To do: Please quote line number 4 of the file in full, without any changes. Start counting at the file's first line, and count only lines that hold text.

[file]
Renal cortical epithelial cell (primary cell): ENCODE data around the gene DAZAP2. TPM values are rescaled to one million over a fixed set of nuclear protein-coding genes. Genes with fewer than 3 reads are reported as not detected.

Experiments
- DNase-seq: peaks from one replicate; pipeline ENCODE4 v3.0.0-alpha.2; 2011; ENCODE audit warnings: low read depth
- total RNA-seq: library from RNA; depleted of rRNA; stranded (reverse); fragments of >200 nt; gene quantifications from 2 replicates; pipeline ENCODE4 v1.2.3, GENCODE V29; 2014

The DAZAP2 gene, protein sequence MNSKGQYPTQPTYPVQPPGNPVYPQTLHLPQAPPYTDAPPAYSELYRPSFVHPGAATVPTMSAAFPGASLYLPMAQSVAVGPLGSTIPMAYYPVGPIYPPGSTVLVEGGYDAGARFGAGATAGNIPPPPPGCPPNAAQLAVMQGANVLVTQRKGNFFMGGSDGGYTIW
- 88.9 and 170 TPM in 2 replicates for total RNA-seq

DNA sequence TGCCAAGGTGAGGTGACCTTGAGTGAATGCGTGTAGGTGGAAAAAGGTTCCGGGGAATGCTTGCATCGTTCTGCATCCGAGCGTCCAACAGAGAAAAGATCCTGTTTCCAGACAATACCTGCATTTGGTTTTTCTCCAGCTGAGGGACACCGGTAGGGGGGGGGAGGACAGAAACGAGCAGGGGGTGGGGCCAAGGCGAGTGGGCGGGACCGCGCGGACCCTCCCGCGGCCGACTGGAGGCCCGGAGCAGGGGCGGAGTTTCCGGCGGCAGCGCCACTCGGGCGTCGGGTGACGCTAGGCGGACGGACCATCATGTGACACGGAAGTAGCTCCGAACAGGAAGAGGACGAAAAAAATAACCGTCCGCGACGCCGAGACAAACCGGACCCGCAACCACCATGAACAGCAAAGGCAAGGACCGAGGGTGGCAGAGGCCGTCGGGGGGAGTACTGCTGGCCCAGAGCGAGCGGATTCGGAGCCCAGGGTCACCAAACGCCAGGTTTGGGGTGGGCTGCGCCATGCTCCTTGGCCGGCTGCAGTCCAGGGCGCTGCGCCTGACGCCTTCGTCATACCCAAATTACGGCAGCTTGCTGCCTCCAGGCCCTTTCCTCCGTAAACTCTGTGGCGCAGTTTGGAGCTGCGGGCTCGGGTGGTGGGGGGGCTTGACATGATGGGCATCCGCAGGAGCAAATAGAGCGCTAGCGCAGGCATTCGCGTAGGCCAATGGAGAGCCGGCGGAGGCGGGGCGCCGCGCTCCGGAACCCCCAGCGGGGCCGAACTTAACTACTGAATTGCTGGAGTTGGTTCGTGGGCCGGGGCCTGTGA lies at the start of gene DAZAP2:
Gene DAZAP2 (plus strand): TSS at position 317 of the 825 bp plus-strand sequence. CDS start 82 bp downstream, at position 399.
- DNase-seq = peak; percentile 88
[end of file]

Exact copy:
- total RNA-seq: library from RNA; depleted of rRNA; stranded (reverse); fragments of >200 nt; gene quantifications from 2 replicates; pipeline ENCODE4 v1.2.3, GENCODE V29; 2014